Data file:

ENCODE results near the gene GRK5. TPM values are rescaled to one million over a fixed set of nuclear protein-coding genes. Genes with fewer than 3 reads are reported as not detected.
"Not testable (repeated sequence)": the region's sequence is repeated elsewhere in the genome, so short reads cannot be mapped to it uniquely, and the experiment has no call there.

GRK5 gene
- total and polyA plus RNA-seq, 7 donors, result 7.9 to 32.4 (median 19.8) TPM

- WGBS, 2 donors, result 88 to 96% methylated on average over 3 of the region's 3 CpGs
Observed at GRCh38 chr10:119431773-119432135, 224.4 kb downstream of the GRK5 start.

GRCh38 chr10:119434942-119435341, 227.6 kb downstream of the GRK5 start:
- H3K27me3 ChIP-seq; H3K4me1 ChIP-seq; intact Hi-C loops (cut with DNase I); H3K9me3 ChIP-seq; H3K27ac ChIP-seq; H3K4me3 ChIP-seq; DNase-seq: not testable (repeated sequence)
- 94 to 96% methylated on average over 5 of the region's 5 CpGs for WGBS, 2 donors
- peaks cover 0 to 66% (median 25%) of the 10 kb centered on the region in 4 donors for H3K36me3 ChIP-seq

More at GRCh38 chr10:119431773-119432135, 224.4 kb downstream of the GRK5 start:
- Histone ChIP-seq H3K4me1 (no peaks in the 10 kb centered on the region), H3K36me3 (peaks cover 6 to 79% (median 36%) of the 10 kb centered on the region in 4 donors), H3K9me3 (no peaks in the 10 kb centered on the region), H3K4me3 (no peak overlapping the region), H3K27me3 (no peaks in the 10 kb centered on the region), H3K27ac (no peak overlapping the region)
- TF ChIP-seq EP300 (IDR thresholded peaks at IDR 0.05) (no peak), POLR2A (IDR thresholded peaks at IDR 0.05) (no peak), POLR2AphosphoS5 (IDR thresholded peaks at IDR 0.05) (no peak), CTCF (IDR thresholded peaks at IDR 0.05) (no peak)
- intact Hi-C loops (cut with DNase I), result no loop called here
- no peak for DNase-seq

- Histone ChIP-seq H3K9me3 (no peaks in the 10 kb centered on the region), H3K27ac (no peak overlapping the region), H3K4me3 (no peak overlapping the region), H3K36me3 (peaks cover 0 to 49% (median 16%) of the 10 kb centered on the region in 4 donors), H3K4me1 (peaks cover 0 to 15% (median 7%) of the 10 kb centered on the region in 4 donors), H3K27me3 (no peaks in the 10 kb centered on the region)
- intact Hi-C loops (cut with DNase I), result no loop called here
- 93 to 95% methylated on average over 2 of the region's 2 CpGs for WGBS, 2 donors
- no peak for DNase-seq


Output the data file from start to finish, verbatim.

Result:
ENCODE results near the gene GRK5. TPM values are rescaled to one million over a fixed set of nuclear protein-coding genes. Genes with fewer than 3 reads are reported as not detected.
"Not testable (repeated sequence)": the region's sequence is repeated elsewhere in the genome, so short reads cannot be mapped to it uniquely, and the experiment has no call there.

GRK5 gene
- total and polyA plus RNA-seq, 7 donors, result 7.9 to 32.4 (median 19.8) TPM

- WGBS, 2 donors, result 88 to 96% methylated on average over 3 of the region's 3 CpGs
Observed at GRCh38 chr10:119431773-119432135, 224.4 kb downstream of the GRK5 start.

GRCh38 chr10:119434942-119435341, 227.6 kb downstream of the GRK5 start:
- H3K27me3 ChIP-seq; H3K4me1 ChIP-seq; intact Hi-C loops (cut with DNase I); H3K9me3 ChIP-seq; H3K27ac ChIP-seq; H3K4me3 ChIP-seq; DNase-seq: not testable (repeated sequence)
- 94 to 96% methylated on average over 5 of the region's 5 CpGs for WGBS, 2 donors
- peaks cover 0 to 66% (median 25%) of the 10 kb centered on the region in 4 donors for H3K36me3 ChIP-seq

More at GRCh38 chr10:119431773-119432135, 224.4 kb downstream of the GRK5 start:
- Histone ChIP-seq H3K4me1 (no peaks in the 10 kb centered on the region), H3K36me3 (peaks cover 6 to 79% (median 36%) of the 10 kb centered on the region in 4 donors), H3K9me3 (no peaks in the 10 kb centered on the region), H3K4me3 (no peak overlapping the region), H3K27me3 (no peaks in the 10 kb centered on the region), H3K27ac (no peak overlapping the region)
- TF ChIP-seq EP300 (IDR thresholded peaks at IDR 0.05) (no peak), POLR2A (IDR thresholded peaks at IDR 0.05) (no peak), POLR2AphosphoS5 (IDR thresholded peaks at IDR 0.05) (no peak), CTCF (IDR thresholded peaks at IDR 0.05) (no peak)
- intact Hi-C loops (cut with DNase I), result no loop called here
- no peak for DNase-seq

- Histone ChIP-seq H3K9me3 (no peaks in the 10 kb centered on the region), H3K27ac (no peak overlapping the region), H3K4me3 (no peak overlapping the region), H3K36me3 (peaks cover 0 to 49% (median 16%) of the 10 kb centered on the region in 4 donors), H3K4me1 (peaks cover 0 to 15% (median 7%) of the 10 kb centered on the region in 4 donors), H3K27me3 (no peaks in the 10 kb centered on the region)
- intact Hi-C loops (cut with DNase I), result no loop called here
- 93 to 95% methylated on average over 2 of the region's 2 CpGs for WGBS, 2 donors
- no peak for DNase-seq